Tenants Insurance

When moving into your new home, we strongly recommend that you purchase tenants insurance. Tenants Insurance:

  • covers your personal property such as computer, furniture, clothing, etc.
  • provides you with protection against fire and theft, but also against water damage from plumbing problems.
  • can also cover you in the event that you are found liable for loss of property because of personal negligence, or for accidental loss or damage of jewelry or other property outside your home.

Insurance tips:

  • Take photographs of valuable items and store these images outside of the apartment in case you need to make an insurance claim. Keep receipts and a list of serial numbers where possible.
  • Be aware of items that may be insured to a set maximum. You may want to consider insuring items individually.
  • It costs approximately $30 per year to individually insure about $1000 worth of goods (not including the cost of appraisal).
  • Make sure you have the contents of your apartment covered for their replacement cost and not a depreciated value.
  • Many plans do not cover flooding, or reimburse little for damages due to flooding, so shop around.


Housemates & Cooperative Cohabitation

Consider Who You Are Going to Live With

While it is often exciting to live with people you know, many housemates-to-be overlook the importance of discussing needs and expectations prior to moving in. You should consider discussing items such as cleaning schedules and responsibilities, sharing items in the unit, study habits, sleep patterns, guests, and noise expectations. Try to have everyone meet each other, and make sure that everyone is comfortable. Communication and flexibility are key for successful housemate relations.

Housemate Agreement Form

Regardless of how well you know your housemates, it’s a good idea for everyone to put down all agreements in writing with signatures at the bottom. You may want to create this housemate agreement form shortly after all parties have moved in, as it may take a few weeks to identify potential areas of conflict. Download the template housemate agreement form so you can adapt to fit your own particular needs and agreements. It is also a good idea to agree upon a timeframe to revisit the agreement and create amendments as need be.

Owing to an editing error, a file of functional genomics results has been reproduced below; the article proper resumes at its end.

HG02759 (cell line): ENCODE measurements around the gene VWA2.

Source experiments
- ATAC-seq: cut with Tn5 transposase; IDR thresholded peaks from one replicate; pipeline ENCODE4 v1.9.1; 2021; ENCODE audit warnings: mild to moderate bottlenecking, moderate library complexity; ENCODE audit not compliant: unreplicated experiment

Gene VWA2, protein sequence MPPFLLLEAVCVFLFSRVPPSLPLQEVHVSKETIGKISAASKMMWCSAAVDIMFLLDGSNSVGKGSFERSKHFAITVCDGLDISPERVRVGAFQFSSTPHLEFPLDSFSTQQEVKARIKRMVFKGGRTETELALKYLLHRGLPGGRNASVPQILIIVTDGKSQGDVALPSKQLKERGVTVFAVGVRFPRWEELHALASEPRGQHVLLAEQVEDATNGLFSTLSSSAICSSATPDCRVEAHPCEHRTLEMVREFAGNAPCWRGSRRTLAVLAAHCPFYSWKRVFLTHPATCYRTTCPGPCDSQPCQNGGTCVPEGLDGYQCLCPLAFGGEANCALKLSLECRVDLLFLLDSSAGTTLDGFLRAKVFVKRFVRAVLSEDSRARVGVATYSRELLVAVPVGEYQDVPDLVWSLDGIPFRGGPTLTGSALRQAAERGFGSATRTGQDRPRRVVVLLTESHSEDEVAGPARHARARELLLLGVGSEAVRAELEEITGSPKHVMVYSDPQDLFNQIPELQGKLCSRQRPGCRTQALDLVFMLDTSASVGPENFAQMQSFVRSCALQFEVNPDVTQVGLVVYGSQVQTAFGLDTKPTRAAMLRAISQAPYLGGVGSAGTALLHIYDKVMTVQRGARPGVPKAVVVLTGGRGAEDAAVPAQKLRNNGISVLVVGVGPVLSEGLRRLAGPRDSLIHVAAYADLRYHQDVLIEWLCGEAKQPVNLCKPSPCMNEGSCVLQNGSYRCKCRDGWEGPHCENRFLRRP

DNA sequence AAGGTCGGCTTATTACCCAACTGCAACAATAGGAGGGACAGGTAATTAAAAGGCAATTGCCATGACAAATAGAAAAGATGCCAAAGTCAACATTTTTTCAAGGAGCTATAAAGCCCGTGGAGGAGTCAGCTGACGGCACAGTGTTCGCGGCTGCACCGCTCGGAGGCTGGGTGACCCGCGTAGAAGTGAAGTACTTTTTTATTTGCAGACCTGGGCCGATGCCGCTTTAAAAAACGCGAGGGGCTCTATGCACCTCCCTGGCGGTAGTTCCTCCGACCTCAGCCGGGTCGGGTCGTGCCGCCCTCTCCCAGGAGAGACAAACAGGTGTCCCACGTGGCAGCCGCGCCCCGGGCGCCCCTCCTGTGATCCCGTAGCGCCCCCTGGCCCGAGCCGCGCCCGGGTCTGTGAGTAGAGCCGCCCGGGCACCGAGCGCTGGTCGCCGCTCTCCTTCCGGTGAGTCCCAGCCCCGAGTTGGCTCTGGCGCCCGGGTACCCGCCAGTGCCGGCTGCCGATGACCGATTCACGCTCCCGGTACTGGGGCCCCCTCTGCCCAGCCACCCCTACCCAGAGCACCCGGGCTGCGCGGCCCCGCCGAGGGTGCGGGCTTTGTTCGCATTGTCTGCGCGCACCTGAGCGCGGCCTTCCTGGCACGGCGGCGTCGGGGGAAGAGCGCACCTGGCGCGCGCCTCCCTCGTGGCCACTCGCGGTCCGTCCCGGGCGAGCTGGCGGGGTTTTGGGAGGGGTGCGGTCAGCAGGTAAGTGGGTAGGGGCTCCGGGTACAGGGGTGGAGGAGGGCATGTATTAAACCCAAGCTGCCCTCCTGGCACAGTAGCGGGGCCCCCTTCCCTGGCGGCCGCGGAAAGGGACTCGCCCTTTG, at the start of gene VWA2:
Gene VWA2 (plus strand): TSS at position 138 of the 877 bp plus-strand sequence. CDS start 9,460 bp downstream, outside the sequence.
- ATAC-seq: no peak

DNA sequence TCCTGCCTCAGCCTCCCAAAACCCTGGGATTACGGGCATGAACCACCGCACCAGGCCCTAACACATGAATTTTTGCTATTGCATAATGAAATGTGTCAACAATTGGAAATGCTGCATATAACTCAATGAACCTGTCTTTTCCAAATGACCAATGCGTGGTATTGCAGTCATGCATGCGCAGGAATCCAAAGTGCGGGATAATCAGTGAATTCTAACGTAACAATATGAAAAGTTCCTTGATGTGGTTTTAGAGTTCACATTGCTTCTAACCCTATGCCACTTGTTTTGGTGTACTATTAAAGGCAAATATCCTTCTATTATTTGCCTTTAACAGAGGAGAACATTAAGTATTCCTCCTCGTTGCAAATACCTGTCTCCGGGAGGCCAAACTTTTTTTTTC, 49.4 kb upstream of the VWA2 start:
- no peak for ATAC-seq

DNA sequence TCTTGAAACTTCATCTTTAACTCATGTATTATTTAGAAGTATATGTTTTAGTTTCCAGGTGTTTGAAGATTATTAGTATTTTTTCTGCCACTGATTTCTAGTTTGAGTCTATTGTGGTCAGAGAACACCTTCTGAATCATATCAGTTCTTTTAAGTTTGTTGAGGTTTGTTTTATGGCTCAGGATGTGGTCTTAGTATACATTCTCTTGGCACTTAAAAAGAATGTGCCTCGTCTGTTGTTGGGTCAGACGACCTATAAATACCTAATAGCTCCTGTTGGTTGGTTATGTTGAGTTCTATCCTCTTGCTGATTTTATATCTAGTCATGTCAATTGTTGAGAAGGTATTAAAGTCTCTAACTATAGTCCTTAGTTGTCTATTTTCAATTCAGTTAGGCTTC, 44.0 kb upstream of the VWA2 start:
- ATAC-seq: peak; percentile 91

Have Ongoing Communication

One of the most crucial elements of maintaining good housemate relations is regular and open communication. If you are all too busy to regularly touch base on issues, schedule times to sit down and talk. It is also a good idea to discuss differences in communication styles, as people do communicate differently.

While leaving notes or messages on whiteboards might appear to be an easy solution with no confrontation, the absence of tone and body language can easily create misunderstandings and lead to passive aggressiveness.


If there are issues that you are unable to resolve with your housemates, you might want to consider mediation. St. Stephen’s Community House provides a free conflict resolution service that will help roommates talk to each other and work out a solution with a team of neutral mediators.

St. Stephen’s Community House
91 Bellevue Ave, Toronto, ON
416-926-8221 ext.224

International Student Considerations